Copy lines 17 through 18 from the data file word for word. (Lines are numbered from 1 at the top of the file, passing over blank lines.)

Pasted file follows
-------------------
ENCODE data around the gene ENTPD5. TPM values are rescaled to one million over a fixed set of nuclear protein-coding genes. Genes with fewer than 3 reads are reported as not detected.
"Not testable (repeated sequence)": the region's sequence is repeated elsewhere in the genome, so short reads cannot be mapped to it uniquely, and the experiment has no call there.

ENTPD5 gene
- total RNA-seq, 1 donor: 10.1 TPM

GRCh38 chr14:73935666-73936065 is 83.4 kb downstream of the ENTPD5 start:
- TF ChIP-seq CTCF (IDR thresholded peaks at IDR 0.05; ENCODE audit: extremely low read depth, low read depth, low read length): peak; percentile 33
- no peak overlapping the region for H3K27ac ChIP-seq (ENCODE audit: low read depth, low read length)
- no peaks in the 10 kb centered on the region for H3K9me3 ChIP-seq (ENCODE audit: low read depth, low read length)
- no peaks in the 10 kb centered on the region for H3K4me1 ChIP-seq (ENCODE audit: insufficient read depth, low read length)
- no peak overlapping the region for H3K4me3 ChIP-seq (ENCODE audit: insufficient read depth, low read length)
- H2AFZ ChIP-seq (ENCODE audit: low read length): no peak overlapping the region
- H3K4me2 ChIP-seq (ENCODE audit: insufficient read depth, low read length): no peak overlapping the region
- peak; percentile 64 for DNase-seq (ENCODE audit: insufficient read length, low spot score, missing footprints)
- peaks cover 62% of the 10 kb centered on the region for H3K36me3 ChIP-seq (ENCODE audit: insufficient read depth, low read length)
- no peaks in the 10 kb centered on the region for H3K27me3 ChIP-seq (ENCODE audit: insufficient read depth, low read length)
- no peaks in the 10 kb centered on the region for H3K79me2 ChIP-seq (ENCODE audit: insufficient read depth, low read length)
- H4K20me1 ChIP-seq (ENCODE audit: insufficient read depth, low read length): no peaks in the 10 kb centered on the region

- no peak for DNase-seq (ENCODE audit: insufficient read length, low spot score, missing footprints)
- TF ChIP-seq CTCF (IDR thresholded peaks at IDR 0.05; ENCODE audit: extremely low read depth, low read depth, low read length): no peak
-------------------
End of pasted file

- H4K20me1 ChIP-seq (ENCODE audit: insufficient read depth, low read length): no peaks in the 10 kb centered on the region

- no peak for DNase-seq (ENCODE audit: insufficient read length, low spot score, missing footprints)